Traditional Chinese Philosophy

If we intend to study the history of philosophy as the history of man's knowledge and reveal the law of the development of theoretic thinking in history, we must probe the issue of concept and category. As theoretic thinking, philosophy is unavoidably manifested through a series of concepts and categories and philosophical propositions formed by concepts and categories. This applies to philosophies in general and is particularly significant in the study of concepts of traditional Chinese philosophy. As Hegel said: "As cultural difference is generally formed on the basis of differences of ideological categories, it is even more so by difference of philosophy." Therefore the study of the concepts and categories of traditional Chinese philosophy and the history of its development will help us understand the characteristics of China's traditional philosophy and the level of its development.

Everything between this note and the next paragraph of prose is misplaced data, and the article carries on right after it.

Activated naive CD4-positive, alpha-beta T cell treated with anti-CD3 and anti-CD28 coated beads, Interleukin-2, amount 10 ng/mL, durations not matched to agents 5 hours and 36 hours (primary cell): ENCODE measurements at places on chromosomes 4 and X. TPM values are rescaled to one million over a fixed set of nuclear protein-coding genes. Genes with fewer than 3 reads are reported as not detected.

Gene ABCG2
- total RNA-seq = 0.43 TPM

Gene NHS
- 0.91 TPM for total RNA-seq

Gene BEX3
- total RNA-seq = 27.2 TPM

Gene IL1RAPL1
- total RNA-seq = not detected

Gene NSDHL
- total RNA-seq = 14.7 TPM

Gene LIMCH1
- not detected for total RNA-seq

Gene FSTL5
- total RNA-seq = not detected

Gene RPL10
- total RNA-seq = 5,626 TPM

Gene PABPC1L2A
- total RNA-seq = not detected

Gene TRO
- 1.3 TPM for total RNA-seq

Except for having absorbed some concepts from the Buddhism of India, philosophical studies in China had in the main developed independently prior to modern times and thus maintained a very distinctive character. Precisely because traditional Chinese philosophy has a set of concepts and categories of its own and has gradually formed itself into a complete system it is inappropriate to apply to it concepts and categories of Western philosophy in an oversimplified way; nor is it possible to equate them simply with the concepts and categories of Marxist philosophy. For example, the concept of *shen" in traditional Chinese philosophy has several implications. It may refer to god and ghosts, the meaning that was probably meant by Confucius when he said: "Worship god as if god were there.** **Shen" may also mean "spirit" or "soul." This was what Xunzi implied when he said "Shen* (spirit or soul) is engendered when matter takes shape." Nevertheless, in traditional Chinese philosophy "shen" has an even deeper layer of meaning, that is, "a subtle change." This idea stood out in the Record of Changes, which said: "When there is no telling whether it is yin or yang, it is called 'shen.'" Even though "shen" implies a variety of ideas, the implications are related to each other. Another example is "//," the opposite of "yong" in traditional Chinese philosophy. It also has a lot of implications; it implies not only "substance" and "support" but also "whole" and "abstract." The multiplex and mutually related implications embodied in one concept give expression to the special features of traditional Chinese philosophy and its level of development.